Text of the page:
Moon/ B+, B+
While the plot convolutions may be difficult to follow, a
seedy reality of characters sucked into a whirlpool of darkness and deception unfolds with
panache in the debut directing effort of fine cinematographer John Bailey. This updating
of classic forties film noir manages to use beautiful, glossy color without sacrificing
the familiar genre atmosphere.
Ed Harris inhabits the character of a small town homicide
detective with his usual intelligent acting aplomb. Harris disappears into roles and often
goes without due praise owing to this chameleon ease. Kyle Bodine is a smart cop seduced
both by a beautiful woman and his own confidence. Madelaine Stowe makes her most stunning
screen appearance in China Moon. She is as luminous as fine porcelain. She's not the
typical tough noir femme fatale. Rachel Munro is a housewife drawn to desperation by an
impossible marriage. Stowe and Harris are dandy together. Their connection
produces steam. Harris delivers dialogue with flawless focus and
even adds a sense of wonder and love to a line like "My grandmother
used to call that a china moon, like a big old plate of china."
The opening sets
noir tone conventions very nicely with its jazzy score blending in with
the flashing police lights. Lots of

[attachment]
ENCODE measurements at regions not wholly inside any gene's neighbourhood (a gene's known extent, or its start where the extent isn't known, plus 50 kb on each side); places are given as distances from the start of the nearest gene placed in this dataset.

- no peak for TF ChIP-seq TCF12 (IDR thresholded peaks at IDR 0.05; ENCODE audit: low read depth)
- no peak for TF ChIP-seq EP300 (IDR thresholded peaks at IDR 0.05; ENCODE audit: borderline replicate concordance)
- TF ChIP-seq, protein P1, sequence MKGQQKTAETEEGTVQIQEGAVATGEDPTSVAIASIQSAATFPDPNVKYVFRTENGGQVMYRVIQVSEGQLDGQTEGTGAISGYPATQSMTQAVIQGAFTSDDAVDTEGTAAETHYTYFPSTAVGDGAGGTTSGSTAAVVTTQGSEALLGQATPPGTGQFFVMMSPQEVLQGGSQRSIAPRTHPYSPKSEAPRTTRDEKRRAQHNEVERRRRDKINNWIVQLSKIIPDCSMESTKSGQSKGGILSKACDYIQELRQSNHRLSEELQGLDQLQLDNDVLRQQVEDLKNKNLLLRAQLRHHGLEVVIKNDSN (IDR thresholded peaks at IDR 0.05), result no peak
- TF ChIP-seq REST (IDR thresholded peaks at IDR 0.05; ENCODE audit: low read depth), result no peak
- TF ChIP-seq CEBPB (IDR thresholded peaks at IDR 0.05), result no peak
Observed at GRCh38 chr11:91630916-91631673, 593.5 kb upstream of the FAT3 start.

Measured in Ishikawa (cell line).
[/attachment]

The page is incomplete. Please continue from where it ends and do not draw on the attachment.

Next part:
nice little baiting foreshadowing touches in the dialogue. The heavy
rain not only creates an ambiance but also presents an obstacle to keep
Bodine from seeing clearly. Bailey keeps the pace and turns of the movie at an even
keel. Each section of the film plays itself to perfection and leads logically to the next.
Bailey's skill as a director of photography combines with veteran cinematographer Willy
Kurant to produce a very handsome film that succeeds on enmeshing it's audience just as
Rachel Munro catches Kyle Bodine in her inadvertently corrupted web. Composer George
Fenton delivers a moody jazz score but it falls short of capturing the lurid
quality that would perfectly compliment the material. There's some
outstanding blues delivered at JJ's the club where Harris first spots
Excellent looking transfer with deep blacks,
nice shadow details, very good contrast balance and a natural range of
fleshtones. Color has a fine, subtle range. Even a delicate color like
the pale green/blues of the autopsy room appear accurate. Perfect
rendering of the fabric on Benecio Del Toro's tweed jacket with perfect
stability. Some minor interaction of material on the porch swing which
may or may not be DLP related. Slight grain interactivity in pans across
the sky. It's tough material. Overall very sharp transfer. Image
consistently consistently delivers excellent depth. Color is consistent
from scene to scene. Fine rendering of wood tones from Birdseye
maple furniture, hardwood oak floor to mahogany cabinetry. Glossy
night sequences with very deep blacks. The rain shows up beautifully on
the transfer, with a little whitener added for effect. Peak transition
ringing is kept to a minimum. Outdoor scenes have a bright feeling of
sunlight. Dolby 2 channel surround is quite nicely matrixed. There's an
open feeling. The music envelopes the image, dialogue is clear.
Moon is one of those excellent films that get the short shrift on
release, but deserve a loyal audience. Lovers of noir should embrace the
film with open arms.
Reviewed on a Sharp 9000VX DLP Projector
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